Against The Stream ~ THE BIRD OF
MANY BUDDHISTS ARE
PROUD of the fact that not a single drop of blood
has ever been shed in Buddhism’s name, but they
are proud only because they compare Buddhism’s
history with the records of other religions, which
cannot make similar claims; the history of several
world-religions is written in blood. Buddhism never
waged war, nor did it ever practice blood-sacrifice
of any kind, nor persecute anyone for holding different
beliefs. But that is no reason to be proud, for it
is only right that blood should not be shed in the
name of religion (or for any other reason, for that
matter); religion should be used to heal, to improve,
to unite others in understanding, not to hurt, destroy,
or cause division where no natural division exists.
During its history of over 2,500 years,
Buddhism never spread by means of violence or coercion,
but by means of Reason; people embraced it from understanding,
not be-cause of force. And although Buddhism in Asia
is now old, tired, and declining, in the West it is
alive and growing, fulfilling ancient prophesies.
One such prophesy, made about 1,200 years ago, by
Padma Sambhava, the great Indian Buddhist teacher
who spread Buddhism throughout Tibet, and whom Tibetans
revere as Guru Rimpoche— The Precious Guru—
is recorded thus:
When the Bird of Iron flies, and Horses run
on Wheels, then the people of Tibet will be scattered
like ants across the face of the earth, and the Teachings
of the Blessed One will go to the Land of the Red
1,200 years ago, there were no such things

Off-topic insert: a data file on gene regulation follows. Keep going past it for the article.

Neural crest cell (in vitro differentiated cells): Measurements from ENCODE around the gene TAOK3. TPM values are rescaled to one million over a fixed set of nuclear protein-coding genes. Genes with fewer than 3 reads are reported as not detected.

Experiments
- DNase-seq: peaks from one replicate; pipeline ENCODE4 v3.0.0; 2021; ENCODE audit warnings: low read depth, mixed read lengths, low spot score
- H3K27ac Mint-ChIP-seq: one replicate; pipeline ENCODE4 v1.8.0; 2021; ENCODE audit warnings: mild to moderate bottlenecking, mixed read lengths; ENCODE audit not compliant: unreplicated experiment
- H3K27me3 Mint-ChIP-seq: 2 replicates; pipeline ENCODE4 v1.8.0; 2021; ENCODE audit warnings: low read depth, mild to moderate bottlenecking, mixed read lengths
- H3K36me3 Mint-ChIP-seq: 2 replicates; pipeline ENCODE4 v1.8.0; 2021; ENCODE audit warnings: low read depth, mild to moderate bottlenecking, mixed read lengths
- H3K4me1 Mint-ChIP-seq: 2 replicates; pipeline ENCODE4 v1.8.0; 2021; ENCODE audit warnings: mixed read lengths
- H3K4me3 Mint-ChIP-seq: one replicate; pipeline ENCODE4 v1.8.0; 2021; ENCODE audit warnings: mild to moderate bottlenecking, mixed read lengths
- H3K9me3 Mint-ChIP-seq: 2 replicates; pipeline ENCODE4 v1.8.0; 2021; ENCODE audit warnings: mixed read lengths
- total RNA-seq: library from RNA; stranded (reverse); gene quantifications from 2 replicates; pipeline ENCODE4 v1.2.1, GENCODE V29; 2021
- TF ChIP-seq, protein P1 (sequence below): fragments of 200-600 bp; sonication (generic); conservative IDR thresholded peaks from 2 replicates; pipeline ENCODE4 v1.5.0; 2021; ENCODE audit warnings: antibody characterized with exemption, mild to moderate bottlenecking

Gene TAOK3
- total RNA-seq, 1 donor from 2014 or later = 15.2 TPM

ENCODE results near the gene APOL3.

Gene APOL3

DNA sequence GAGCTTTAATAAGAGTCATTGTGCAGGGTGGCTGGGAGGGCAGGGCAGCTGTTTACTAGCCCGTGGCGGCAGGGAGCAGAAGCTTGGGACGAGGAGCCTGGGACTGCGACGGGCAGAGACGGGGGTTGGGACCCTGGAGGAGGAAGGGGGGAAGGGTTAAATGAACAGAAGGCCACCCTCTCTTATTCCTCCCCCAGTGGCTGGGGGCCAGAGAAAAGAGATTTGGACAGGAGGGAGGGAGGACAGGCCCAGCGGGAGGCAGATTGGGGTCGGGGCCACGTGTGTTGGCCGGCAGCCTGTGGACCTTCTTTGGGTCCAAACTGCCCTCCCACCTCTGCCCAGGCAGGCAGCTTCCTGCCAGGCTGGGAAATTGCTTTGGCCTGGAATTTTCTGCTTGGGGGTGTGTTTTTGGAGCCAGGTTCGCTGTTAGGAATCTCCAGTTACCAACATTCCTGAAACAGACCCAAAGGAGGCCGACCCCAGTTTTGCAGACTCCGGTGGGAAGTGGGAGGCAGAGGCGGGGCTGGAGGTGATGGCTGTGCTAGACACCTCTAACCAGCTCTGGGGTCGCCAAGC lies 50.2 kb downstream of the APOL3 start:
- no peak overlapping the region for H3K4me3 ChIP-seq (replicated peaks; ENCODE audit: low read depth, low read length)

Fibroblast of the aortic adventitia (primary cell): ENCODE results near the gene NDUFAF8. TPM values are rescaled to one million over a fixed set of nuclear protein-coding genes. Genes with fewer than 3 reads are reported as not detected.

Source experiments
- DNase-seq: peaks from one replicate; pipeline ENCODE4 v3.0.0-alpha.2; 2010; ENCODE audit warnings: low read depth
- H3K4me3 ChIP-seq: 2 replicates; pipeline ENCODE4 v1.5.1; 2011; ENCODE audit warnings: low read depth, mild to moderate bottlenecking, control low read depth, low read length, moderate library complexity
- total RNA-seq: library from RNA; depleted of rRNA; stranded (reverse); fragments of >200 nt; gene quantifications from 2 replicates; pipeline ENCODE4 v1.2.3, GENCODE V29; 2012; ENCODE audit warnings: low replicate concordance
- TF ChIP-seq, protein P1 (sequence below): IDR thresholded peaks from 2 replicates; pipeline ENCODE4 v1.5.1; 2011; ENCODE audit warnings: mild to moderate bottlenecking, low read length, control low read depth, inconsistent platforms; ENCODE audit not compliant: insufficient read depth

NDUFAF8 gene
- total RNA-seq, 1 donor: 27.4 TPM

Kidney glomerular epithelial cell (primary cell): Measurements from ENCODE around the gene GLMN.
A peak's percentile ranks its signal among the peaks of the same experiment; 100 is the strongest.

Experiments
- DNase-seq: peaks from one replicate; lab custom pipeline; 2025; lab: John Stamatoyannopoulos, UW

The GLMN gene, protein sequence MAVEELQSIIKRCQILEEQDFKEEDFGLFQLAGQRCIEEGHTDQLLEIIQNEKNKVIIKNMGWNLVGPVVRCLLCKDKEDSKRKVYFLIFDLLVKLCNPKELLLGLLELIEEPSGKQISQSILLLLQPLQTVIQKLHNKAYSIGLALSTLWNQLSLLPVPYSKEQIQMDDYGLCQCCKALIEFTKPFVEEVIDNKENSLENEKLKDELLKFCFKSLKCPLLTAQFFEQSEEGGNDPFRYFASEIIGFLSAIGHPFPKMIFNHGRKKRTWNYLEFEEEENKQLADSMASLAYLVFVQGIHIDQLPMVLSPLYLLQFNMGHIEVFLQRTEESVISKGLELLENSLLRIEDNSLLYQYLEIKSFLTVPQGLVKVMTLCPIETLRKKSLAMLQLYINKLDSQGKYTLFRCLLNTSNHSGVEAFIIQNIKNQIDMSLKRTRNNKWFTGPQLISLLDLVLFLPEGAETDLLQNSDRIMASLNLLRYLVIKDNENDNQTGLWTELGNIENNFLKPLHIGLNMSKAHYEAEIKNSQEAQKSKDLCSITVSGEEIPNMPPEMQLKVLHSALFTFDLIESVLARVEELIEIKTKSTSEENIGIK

as air-planes or automobiles, and America— the
Land of the Red Man— was yet to be discovered
by Europeans. For centuries, Tibet had been isolated
and was known as ‘The Forbidden Land’.
But when the Chinese communists took-over Tibet in
1958, many Tibetans, with the Dalai Lama, fled their
homeland as refugees, taking with them their culture
and religion, and settled in various parts of the
world, like India, USA, Europe and Australia. The
West gained what the East lost; many Westerners have
eagerly received the Buddha’s Teachings from
Tibetans since then; the Tibetans have been extremely
successful in spreading Buddhism in the West.
But others, too, have carried the Teachings
of the Buddha to the West, and a great drama is unfolding
Many Westerners now openly declare that
they have no religion, but this doesn’t mean
that they are irreligious. In many cases, it means
that they could no longer accept the dogmas and unreason
of religions that require belief in things that have
no factual support; many of them are deeply religious
in the sense of living by principles that are important
to them. If they can hear the Teachings of the Buddha
explained in a clear and reasonable way, many will
accept and live by them.
If we are to present the Buddha’s
Teachings in such a way, we must, therefore, be able
to distinguish the Dharma from the customs and traditions
that have grown up around it in Asia, for Dharma is
not something local or regional, but Universal. The
West will never adopt Asian culture wholesale; it
has its own culture and superstitions to deal with.